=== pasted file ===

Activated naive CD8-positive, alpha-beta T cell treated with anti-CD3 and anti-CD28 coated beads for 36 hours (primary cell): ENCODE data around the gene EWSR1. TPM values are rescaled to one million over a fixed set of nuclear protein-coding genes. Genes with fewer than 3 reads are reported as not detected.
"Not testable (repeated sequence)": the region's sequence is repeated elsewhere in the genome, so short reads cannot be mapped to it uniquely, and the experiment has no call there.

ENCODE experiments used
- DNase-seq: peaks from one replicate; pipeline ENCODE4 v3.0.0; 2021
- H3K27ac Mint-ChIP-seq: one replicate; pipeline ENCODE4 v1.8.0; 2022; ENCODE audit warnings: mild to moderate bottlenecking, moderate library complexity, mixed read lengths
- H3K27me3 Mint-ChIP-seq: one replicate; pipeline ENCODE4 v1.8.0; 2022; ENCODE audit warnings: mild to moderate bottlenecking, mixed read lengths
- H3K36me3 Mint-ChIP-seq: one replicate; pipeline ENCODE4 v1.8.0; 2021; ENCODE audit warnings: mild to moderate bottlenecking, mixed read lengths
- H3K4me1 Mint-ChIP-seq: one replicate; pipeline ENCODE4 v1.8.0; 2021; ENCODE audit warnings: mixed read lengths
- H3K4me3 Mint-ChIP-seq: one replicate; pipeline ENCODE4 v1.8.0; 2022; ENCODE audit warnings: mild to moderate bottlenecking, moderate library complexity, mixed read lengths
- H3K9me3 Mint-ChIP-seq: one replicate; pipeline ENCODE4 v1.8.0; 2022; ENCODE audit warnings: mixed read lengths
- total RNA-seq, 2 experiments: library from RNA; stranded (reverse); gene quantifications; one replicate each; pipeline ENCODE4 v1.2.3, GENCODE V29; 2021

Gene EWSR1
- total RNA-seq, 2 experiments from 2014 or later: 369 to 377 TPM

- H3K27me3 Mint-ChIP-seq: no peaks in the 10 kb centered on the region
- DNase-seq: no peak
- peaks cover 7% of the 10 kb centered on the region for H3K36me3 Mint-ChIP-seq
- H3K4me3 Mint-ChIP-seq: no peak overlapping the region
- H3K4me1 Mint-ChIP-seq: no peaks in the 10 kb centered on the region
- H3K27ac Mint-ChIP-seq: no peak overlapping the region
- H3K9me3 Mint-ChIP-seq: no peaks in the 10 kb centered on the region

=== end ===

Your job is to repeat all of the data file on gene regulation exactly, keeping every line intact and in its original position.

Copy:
Activated naive CD8-positive, alpha-beta T cell treated with anti-CD3 and anti-CD28 coated beads for 36 hours (primary cell): ENCODE data around the gene EWSR1. TPM values are rescaled to one million over a fixed set of nuclear protein-coding genes. Genes with fewer than 3 reads are reported as not detected.
"Not testable (repeated sequence)": the region's sequence is repeated elsewhere in the genome, so short reads cannot be mapped to it uniquely, and the experiment has no call there.

ENCODE experiments used
- DNase-seq: peaks from one replicate; pipeline ENCODE4 v3.0.0; 2021
- H3K27ac Mint-ChIP-seq: one replicate; pipeline ENCODE4 v1.8.0; 2022; ENCODE audit warnings: mild to moderate bottlenecking, moderate library complexity, mixed read lengths
- H3K27me3 Mint-ChIP-seq: one replicate; pipeline ENCODE4 v1.8.0; 2022; ENCODE audit warnings: mild to moderate bottlenecking, mixed read lengths
- H3K36me3 Mint-ChIP-seq: one replicate; pipeline ENCODE4 v1.8.0; 2021; ENCODE audit warnings: mild to moderate bottlenecking, mixed read lengths
- H3K4me1 Mint-ChIP-seq: one replicate; pipeline ENCODE4 v1.8.0; 2021; ENCODE audit warnings: mixed read lengths
- H3K4me3 Mint-ChIP-seq: one replicate; pipeline ENCODE4 v1.8.0; 2022; ENCODE audit warnings: mild to moderate bottlenecking, moderate library complexity, mixed read lengths
- H3K9me3 Mint-ChIP-seq: one replicate; pipeline ENCODE4 v1.8.0; 2022; ENCODE audit warnings: mixed read lengths
- total RNA-seq, 2 experiments: library from RNA; stranded (reverse); gene quantifications; one replicate each; pipeline ENCODE4 v1.2.3, GENCODE V29; 2021

Gene EWSR1
- total RNA-seq, 2 experiments from 2014 or later: 369 to 377 TPM

- H3K27me3 Mint-ChIP-seq: no peaks in the 10 kb centered on the region
- DNase-seq: no peak
- peaks cover 7% of the 10 kb centered on the region for H3K36me3 Mint-ChIP-seq
- H3K4me3 Mint-ChIP-seq: no peak overlapping the region
- H3K4me1 Mint-ChIP-seq: no peaks in the 10 kb centered on the region
- H3K27ac Mint-ChIP-seq: no peak overlapping the region
- H3K9me3 Mint-ChIP-seq: no peaks in the 10 kb centered on the region